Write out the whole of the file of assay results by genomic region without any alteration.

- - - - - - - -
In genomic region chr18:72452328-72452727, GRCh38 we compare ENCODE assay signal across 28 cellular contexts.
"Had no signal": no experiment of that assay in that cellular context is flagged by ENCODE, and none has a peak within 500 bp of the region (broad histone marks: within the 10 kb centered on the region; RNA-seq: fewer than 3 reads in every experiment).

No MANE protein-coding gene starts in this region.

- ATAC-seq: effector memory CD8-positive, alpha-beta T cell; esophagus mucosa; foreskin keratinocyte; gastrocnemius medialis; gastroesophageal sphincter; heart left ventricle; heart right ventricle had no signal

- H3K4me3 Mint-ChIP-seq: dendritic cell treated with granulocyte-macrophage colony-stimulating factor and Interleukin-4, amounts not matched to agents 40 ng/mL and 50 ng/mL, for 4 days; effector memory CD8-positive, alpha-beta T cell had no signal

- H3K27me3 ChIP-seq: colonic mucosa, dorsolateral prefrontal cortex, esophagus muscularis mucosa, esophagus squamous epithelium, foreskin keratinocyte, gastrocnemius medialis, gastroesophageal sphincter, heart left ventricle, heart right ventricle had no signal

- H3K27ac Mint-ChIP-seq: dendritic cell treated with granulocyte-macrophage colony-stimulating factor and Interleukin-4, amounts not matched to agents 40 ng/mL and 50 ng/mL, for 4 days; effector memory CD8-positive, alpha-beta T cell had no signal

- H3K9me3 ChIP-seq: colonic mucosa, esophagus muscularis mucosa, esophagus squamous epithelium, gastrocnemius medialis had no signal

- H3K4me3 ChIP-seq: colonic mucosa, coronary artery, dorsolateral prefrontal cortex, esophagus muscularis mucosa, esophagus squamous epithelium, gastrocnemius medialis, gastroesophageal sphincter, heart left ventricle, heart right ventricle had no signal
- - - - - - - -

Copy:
In genomic region chr18:72452328-72452727, GRCh38 we compare ENCODE assay signal across 28 cellular contexts.
"Had no signal": no experiment of that assay in that cellular context is flagged by ENCODE, and none has a peak within 500 bp of the region (broad histone marks: within the 10 kb centered on the region; RNA-seq: fewer than 3 reads in every experiment).

No MANE protein-coding gene starts in this region.

- ATAC-seq: effector memory CD8-positive, alpha-beta T cell; esophagus mucosa; foreskin keratinocyte; gastrocnemius medialis; gastroesophageal sphincter; heart left ventricle; heart right ventricle had no signal

- H3K4me3 Mint-ChIP-seq: dendritic cell treated with granulocyte-macrophage colony-stimulating factor and Interleukin-4, amounts not matched to agents 40 ng/mL and 50 ng/mL, for 4 days; effector memory CD8-positive, alpha-beta T cell had no signal

- H3K27me3 ChIP-seq: colonic mucosa, dorsolateral prefrontal cortex, esophagus muscularis mucosa, esophagus squamous epithelium, foreskin keratinocyte, gastrocnemius medialis, gastroesophageal sphincter, heart left ventricle, heart right ventricle had no signal

- H3K27ac Mint-ChIP-seq: dendritic cell treated with granulocyte-macrophage colony-stimulating factor and Interleukin-4, amounts not matched to agents 40 ng/mL and 50 ng/mL, for 4 days; effector memory CD8-positive, alpha-beta T cell had no signal

- H3K9me3 ChIP-seq: colonic mucosa, esophagus muscularis mucosa, esophagus squamous epithelium, gastrocnemius medialis had no signal

- H3K4me3 ChIP-seq: colonic mucosa, coronary artery, dorsolateral prefrontal cortex, esophagus muscularis mucosa, esophagus squamous epithelium, gastrocnemius medialis, gastroesophageal sphincter, heart left ventricle, heart right ventricle had no signal